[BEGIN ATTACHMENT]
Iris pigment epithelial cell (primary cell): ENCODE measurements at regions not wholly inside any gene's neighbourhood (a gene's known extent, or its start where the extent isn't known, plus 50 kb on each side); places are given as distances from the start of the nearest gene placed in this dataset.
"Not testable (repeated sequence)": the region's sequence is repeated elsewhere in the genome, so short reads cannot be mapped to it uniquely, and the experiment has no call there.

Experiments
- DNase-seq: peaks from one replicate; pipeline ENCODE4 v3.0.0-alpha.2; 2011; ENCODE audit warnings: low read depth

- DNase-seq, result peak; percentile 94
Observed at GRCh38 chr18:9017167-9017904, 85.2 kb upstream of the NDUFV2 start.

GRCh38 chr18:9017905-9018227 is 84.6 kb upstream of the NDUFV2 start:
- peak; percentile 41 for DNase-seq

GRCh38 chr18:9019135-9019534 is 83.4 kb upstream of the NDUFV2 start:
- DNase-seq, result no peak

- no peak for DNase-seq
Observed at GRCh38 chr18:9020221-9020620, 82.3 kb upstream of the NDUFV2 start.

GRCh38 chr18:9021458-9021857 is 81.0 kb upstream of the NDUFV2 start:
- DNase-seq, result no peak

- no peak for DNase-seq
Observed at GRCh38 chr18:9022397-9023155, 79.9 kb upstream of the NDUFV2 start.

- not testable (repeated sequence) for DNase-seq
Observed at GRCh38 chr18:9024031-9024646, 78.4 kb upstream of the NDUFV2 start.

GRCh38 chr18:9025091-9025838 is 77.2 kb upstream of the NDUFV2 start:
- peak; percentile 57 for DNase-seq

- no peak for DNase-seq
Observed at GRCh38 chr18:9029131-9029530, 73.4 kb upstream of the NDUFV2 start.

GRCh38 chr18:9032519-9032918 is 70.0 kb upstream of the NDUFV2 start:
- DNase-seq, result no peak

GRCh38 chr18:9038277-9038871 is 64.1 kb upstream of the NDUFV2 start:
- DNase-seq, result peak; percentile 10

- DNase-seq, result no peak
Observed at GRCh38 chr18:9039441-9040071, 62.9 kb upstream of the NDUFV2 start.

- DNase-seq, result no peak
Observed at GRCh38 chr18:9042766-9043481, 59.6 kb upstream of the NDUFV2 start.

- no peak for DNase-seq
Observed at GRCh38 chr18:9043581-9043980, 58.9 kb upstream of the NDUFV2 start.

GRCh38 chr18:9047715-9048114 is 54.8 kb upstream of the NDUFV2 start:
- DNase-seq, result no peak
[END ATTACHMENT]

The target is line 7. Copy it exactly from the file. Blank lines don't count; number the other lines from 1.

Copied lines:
GRCh38 chr18:9017905-9018227 is 84.6 kb upstream of the NDUFV2 start: